The Year in Review: The Best and Worst of Lisbon in 2008

Lisbon's Berardo Museum

Vincci Baixa Hotel
The opening of this hotel brought a breath of fresh air to the grid of streets of Lisbon’s downtown. The city’s most interesting hotels are found in the old historical quarters of the city, but those streets of Baixa so close to the river house mostly charmless budget hotels. Vincci Baixa brought modern design and a better 4-star service to the neighborhood, and the good news is that others are scheduled to follow it in the next couple of years.

VIP Grand Lisboa
Finally a good 5-star hotel within walking distance to the Gulbenkian Museum! Lisbon’s culture vulture tourists never miss the Gulbenkian, and in fact I have known a few who’ve visited the Portuguese capital just with that museum in mind. Those wishing to stay at a hotel close to it always had many good options, but they were the standard business hotels with good but not exceptional service to make your Lisbon stay more memorable. VIP Grand also caters to business travelers (it’s located in the heart of uptown’s financial district), but adds 5-star services also sought by leisure travelers such as a spa and a good restaurant.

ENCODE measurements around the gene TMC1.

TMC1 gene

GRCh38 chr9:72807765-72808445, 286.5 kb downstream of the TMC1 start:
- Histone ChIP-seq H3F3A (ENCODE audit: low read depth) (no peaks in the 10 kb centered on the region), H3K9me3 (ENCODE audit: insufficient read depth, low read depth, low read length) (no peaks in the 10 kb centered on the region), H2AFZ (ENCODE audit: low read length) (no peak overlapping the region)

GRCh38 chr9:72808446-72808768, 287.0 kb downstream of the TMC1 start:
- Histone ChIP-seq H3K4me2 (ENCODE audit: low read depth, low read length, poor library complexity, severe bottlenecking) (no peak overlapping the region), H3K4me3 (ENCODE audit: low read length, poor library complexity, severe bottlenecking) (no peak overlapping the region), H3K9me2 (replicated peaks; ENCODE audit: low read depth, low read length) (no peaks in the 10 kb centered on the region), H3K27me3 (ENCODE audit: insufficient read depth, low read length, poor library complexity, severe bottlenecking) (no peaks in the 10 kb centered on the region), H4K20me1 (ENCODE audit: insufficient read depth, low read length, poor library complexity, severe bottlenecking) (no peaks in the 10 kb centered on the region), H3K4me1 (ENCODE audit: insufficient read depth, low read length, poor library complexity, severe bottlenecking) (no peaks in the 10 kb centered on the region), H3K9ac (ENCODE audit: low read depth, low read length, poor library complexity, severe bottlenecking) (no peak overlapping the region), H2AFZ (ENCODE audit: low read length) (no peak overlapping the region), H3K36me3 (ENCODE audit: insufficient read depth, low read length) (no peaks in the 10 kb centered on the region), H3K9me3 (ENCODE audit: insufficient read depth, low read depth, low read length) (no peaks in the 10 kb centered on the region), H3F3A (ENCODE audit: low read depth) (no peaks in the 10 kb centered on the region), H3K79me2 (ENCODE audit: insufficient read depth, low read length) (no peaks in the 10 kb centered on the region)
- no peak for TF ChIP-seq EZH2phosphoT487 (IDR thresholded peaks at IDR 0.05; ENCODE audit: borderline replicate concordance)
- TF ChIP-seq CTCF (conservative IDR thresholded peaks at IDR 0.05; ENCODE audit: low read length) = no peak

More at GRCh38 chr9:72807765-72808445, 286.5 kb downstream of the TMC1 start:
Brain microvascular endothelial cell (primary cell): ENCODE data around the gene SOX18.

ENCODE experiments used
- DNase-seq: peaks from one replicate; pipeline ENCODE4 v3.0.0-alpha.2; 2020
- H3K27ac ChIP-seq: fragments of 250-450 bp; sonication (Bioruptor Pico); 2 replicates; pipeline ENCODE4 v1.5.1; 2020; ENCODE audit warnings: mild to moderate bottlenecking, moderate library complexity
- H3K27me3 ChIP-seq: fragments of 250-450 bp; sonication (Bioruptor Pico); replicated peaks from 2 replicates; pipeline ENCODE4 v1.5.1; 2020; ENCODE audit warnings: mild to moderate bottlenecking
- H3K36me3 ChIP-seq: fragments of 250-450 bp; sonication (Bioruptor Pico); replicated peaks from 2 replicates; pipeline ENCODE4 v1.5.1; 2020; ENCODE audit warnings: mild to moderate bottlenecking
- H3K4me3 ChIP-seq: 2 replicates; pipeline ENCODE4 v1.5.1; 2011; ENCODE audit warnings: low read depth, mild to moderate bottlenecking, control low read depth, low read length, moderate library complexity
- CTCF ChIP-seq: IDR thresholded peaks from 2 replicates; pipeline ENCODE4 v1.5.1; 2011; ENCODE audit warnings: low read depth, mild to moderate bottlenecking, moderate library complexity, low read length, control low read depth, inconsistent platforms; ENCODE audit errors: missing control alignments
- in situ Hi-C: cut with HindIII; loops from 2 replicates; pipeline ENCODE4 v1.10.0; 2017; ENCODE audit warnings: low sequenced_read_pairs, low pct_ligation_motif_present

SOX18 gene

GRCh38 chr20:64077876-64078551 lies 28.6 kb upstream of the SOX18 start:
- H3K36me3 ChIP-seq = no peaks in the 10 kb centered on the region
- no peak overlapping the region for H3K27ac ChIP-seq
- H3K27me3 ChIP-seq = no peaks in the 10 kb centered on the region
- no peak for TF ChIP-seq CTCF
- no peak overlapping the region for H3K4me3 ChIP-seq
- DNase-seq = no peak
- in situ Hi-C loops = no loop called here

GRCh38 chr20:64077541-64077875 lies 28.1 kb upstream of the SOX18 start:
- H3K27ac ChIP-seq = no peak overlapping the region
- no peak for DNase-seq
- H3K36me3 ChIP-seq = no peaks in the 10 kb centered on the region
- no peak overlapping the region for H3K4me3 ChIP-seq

Lisbon’s most exclusive hotspot opened early in the year and in less than 12 months is already the talk of the town, especially among those curious to check what it’s all about but can’t get on the restrictive guestlist. If you’re staying at an upmarket hotel, you may very well be one of the lucky few. You’ll find an elegant space, a sophisticated ambience, high-priced drinks, and views of every corner of Lisbon.

Lisbon has been conquered by Vienna. Sure there are only two Austrian cafes in the city, but they have become two of the favorites. Pois Café in Alfama was a mandatory stop in the neighborhood when a second Vienna-inspired café opened in the city, but in the Chiado district. It now competes with the hip Deli Delux as Lisbon’s favorite Sunday brunch destination.

Orient Museum